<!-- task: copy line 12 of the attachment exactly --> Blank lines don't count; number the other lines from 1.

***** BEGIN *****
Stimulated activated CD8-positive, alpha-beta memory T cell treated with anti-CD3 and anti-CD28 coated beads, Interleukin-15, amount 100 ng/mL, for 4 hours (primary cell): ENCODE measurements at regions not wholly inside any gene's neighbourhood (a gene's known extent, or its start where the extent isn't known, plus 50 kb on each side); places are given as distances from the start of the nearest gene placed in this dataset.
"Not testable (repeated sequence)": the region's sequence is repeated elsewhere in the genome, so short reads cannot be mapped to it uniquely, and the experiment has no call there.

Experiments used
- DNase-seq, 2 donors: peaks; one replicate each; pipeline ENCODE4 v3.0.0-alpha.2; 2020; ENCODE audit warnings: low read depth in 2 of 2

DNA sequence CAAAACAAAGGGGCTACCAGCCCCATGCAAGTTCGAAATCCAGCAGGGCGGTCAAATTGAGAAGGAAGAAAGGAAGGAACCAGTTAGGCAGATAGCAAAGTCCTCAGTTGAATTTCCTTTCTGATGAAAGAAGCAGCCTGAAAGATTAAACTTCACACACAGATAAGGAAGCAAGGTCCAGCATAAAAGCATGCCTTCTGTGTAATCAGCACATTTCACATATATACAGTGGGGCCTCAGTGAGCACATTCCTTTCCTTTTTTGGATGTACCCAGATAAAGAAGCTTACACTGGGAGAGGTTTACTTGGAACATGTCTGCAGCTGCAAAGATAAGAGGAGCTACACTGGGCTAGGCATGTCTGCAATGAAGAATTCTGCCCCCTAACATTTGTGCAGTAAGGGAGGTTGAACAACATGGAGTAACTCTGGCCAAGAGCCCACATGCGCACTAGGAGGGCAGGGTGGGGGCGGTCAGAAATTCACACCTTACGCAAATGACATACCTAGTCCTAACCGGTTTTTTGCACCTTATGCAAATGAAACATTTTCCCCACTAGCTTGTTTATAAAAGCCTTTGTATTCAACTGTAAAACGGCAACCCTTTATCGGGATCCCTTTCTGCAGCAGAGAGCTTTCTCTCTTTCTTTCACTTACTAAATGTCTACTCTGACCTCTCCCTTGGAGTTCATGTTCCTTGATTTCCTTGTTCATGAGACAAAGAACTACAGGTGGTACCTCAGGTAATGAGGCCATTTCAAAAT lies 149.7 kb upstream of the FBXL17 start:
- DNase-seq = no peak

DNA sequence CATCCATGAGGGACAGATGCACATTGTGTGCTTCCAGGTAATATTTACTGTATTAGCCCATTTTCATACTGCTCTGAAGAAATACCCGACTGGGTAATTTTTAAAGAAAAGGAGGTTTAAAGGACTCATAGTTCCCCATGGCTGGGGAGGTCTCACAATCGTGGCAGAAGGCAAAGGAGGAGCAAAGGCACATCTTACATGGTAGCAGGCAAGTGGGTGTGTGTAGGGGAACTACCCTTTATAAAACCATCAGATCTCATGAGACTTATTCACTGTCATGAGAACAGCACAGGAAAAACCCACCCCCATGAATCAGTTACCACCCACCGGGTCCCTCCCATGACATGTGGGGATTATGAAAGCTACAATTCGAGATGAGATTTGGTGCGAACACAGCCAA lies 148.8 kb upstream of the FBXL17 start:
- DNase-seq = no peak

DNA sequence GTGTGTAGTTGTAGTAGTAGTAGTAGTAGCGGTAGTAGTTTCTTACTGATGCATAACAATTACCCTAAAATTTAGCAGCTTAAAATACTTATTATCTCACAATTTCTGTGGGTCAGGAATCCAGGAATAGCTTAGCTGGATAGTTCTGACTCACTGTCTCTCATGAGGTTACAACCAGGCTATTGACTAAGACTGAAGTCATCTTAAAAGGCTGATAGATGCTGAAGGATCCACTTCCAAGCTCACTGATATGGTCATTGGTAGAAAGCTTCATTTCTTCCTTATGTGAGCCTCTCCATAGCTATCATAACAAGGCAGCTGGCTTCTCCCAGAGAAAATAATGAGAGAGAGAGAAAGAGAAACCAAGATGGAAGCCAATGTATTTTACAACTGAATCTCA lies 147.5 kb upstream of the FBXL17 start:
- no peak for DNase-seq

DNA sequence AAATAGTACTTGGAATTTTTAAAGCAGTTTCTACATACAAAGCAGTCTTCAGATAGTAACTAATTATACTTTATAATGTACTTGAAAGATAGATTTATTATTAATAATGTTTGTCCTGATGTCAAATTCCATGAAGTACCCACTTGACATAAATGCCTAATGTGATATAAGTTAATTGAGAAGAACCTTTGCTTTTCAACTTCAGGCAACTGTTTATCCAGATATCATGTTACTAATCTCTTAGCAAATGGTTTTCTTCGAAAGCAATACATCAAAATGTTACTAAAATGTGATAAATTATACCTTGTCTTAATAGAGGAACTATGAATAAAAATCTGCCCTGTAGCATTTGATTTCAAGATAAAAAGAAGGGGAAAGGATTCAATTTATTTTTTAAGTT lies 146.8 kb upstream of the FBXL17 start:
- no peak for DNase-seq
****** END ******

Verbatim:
- no peak for DNase-seq